TEMPERANCE — Bedford Public Schools will send layoff notices to more than a dozen teachers and other educators for the next school year to help close a persistent operating deficit. The Board of Education authorized the potential pink slips during a special meeting Thursday.
Interim Superintendent Jon White said the district was required to give the notices by May 20, and officials do not know at this early date how many of the between 14 and 17 teachers, speech pathologists, and others to be notified would actually lose their jobs. The number called back depended on the retirements, resignations, and voluntary layoffs the district received.
“They are going to receive notices that they are subject to layoff and that they can be recalled. If the numbers change, they will be eligible for recall based on a variety of factors,” including their evaluations, he explained. Michigan law does not allow bumping by seniority.
The recipients of the notices are represented by the Bedford Education Association. Colleen Jan, the union president, accused the school district of rigging a teacher evaluation system in such a way that educators are put in a lower category so that they are not called back.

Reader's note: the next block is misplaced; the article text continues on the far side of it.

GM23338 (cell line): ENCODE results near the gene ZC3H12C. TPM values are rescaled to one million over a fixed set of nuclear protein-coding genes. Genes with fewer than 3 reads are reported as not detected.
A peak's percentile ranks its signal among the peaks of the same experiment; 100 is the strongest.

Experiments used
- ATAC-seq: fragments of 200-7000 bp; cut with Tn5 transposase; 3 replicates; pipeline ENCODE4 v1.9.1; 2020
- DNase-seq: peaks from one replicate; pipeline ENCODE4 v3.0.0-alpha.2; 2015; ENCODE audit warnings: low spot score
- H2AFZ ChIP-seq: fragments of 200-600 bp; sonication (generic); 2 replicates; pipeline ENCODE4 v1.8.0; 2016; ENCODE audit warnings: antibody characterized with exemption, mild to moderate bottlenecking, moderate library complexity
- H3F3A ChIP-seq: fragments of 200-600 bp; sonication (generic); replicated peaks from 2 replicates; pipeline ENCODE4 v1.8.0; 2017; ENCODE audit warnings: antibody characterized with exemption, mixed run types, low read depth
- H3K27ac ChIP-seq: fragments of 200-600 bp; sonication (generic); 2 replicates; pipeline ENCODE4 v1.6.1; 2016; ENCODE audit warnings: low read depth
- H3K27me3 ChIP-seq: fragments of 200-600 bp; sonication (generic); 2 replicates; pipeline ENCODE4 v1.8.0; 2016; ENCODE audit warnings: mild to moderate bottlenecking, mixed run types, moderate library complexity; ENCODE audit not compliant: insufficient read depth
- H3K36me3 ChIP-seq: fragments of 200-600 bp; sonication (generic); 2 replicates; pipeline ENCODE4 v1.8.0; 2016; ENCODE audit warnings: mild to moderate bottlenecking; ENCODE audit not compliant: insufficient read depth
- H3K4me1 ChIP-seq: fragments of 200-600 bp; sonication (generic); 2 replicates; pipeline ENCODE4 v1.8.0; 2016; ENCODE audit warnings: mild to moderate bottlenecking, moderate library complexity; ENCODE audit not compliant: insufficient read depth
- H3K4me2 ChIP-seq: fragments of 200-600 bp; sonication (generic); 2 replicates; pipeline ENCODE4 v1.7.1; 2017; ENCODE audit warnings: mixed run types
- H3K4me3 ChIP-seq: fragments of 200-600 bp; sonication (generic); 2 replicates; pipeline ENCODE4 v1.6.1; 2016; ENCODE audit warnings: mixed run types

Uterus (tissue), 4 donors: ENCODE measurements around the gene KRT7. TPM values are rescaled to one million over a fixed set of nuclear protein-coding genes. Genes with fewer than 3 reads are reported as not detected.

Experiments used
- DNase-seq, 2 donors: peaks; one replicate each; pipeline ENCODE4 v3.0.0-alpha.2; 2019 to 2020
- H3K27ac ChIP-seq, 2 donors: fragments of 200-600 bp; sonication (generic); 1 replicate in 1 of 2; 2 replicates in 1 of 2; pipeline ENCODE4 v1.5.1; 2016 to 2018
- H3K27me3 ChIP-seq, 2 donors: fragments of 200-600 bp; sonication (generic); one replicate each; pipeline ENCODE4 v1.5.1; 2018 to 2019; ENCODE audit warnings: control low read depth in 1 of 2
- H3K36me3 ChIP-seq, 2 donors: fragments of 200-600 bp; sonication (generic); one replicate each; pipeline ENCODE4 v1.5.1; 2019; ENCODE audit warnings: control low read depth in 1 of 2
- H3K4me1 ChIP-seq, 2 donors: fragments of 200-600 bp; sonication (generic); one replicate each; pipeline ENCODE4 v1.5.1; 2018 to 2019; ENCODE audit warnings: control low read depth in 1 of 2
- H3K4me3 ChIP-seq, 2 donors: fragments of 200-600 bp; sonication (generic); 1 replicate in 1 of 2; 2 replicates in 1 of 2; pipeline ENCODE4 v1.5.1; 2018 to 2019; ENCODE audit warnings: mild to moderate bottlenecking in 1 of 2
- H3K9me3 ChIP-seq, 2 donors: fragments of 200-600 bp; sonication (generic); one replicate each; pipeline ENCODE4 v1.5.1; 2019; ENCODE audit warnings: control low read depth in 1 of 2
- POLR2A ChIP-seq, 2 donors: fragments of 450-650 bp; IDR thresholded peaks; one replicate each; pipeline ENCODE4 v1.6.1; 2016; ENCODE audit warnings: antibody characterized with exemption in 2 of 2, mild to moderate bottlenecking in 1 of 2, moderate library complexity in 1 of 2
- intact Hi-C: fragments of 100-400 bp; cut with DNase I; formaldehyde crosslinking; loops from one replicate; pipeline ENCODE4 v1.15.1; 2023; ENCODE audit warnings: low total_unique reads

“The evaluation tool, in our opinion, is being used in effect to potentially terminate people,” she said.
The board voted 4-1 to approve the layoffs. Board member Dee Ellsworth voted against the measure.
The district has been down this road before.
A year ago, it sent out layoff notices to 45 teachers, all of whom were recalled except one. Two years ago, 103 teachers received notices — more than a third of the teaching staff — and 80 were recalled and returned to their jobs in September.
The layoffs of 2011 stemmed from the closing of Smith Road Elementary School at the end of that academic year. This year the district will close Temperance Road Elementary after the last day of classes, June 7.
The Bedford district has been struggling to makes ends meet in the face of declining enrollment and reduced state funding, and has submitted two deficit elimination plans to the Michigan Department of Education that bind the school system to a rigid schedule of cost-cutting.
The first plan aligns spending with revenue by the end of the 2014-15 school year. The second plan, which has not yet been approved, gives the district an additional two years to implement the same cuts. The district had predicted ending this school year with a $1.2 million deficit.
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